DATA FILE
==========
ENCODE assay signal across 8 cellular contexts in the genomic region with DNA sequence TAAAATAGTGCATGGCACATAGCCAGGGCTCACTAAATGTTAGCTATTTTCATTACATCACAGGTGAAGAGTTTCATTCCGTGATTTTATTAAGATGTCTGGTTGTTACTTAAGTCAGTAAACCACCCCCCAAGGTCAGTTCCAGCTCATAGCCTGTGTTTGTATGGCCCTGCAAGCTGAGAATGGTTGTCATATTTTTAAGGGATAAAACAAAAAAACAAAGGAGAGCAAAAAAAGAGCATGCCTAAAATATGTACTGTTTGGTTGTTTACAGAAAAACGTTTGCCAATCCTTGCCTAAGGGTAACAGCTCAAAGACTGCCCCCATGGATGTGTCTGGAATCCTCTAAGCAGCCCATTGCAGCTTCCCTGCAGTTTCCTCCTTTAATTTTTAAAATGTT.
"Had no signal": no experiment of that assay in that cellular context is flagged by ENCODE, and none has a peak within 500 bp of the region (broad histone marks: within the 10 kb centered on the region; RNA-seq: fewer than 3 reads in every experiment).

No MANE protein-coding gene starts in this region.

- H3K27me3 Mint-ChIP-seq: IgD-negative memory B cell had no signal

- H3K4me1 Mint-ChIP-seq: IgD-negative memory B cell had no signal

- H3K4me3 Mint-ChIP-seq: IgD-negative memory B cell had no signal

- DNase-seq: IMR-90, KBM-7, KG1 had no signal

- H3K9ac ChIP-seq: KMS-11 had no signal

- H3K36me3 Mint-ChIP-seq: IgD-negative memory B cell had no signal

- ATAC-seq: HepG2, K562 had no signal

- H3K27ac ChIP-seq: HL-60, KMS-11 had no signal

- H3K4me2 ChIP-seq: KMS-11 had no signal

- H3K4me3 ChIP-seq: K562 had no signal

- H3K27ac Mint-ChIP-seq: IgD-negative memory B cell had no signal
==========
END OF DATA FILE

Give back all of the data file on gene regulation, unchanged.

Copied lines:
ENCODE assay signal across 8 cellular contexts in the genomic region with DNA sequence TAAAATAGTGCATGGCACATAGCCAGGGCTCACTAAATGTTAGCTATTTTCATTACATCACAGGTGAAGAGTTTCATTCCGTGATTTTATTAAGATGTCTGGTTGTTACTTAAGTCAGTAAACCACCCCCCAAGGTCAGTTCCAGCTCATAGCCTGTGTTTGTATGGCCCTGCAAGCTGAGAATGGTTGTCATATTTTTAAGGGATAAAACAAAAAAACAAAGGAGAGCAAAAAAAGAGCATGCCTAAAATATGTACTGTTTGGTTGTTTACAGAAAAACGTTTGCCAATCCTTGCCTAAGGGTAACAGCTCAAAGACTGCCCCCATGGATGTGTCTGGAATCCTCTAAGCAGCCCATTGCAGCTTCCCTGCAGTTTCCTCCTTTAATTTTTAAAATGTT.
"Had no signal": no experiment of that assay in that cellular context is flagged by ENCODE, and none has a peak within 500 bp of the region (broad histone marks: within the 10 kb centered on the region; RNA-seq: fewer than 3 reads in every experiment).

No MANE protein-coding gene starts in this region.

- H3K27me3 Mint-ChIP-seq: IgD-negative memory B cell had no signal

- H3K4me1 Mint-ChIP-seq: IgD-negative memory B cell had no signal

- H3K4me3 Mint-ChIP-seq: IgD-negative memory B cell had no signal

- DNase-seq: IMR-90, KBM-7, KG1 had no signal

- H3K9ac ChIP-seq: KMS-11 had no signal

- H3K36me3 Mint-ChIP-seq: IgD-negative memory B cell had no signal

- ATAC-seq: HepG2, K562 had no signal

- H3K27ac ChIP-seq: HL-60, KMS-11 had no signal

- H3K4me2 ChIP-seq: KMS-11 had no signal

- H3K4me3 ChIP-seq: K562 had no signal

- H3K27ac Mint-ChIP-seq: IgD-negative memory B cell had no signal